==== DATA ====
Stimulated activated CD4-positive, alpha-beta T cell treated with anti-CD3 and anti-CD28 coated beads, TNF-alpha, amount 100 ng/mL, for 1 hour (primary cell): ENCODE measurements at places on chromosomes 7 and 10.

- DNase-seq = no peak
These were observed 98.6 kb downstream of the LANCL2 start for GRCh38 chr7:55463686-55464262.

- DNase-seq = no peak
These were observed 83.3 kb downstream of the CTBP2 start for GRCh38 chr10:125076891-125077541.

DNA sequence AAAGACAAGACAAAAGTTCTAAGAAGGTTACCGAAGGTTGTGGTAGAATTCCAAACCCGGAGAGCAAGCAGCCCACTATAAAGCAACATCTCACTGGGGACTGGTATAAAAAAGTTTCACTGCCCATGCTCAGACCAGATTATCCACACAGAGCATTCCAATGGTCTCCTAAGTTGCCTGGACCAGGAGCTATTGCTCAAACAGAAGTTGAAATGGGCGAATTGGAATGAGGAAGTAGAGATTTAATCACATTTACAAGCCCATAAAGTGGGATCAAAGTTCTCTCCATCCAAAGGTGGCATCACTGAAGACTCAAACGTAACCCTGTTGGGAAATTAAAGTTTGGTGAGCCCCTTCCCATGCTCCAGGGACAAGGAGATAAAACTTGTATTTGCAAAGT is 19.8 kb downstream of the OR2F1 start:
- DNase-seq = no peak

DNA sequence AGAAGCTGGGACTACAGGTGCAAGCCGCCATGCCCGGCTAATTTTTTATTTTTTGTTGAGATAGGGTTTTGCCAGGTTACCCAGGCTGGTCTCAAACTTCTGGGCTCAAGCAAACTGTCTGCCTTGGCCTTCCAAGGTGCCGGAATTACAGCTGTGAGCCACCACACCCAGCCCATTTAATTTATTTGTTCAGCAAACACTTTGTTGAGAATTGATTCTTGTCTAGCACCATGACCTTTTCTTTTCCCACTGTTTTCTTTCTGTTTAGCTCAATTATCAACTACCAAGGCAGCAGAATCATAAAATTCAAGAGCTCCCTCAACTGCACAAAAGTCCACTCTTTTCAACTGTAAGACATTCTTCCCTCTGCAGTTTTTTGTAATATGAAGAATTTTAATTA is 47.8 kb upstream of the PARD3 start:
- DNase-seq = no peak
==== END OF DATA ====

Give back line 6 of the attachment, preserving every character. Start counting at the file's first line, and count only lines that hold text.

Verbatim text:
DNA sequence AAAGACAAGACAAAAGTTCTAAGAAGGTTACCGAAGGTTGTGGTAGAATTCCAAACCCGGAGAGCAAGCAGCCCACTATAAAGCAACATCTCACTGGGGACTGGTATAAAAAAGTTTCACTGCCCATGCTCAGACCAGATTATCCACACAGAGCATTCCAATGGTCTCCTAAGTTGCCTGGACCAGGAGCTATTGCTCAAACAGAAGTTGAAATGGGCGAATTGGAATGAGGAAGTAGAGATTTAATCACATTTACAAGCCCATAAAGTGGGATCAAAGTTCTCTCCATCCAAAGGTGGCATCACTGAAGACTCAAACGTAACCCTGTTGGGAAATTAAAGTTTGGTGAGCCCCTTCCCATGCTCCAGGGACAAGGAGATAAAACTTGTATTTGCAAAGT is 19.8 kb downstream of the OR2F1 start: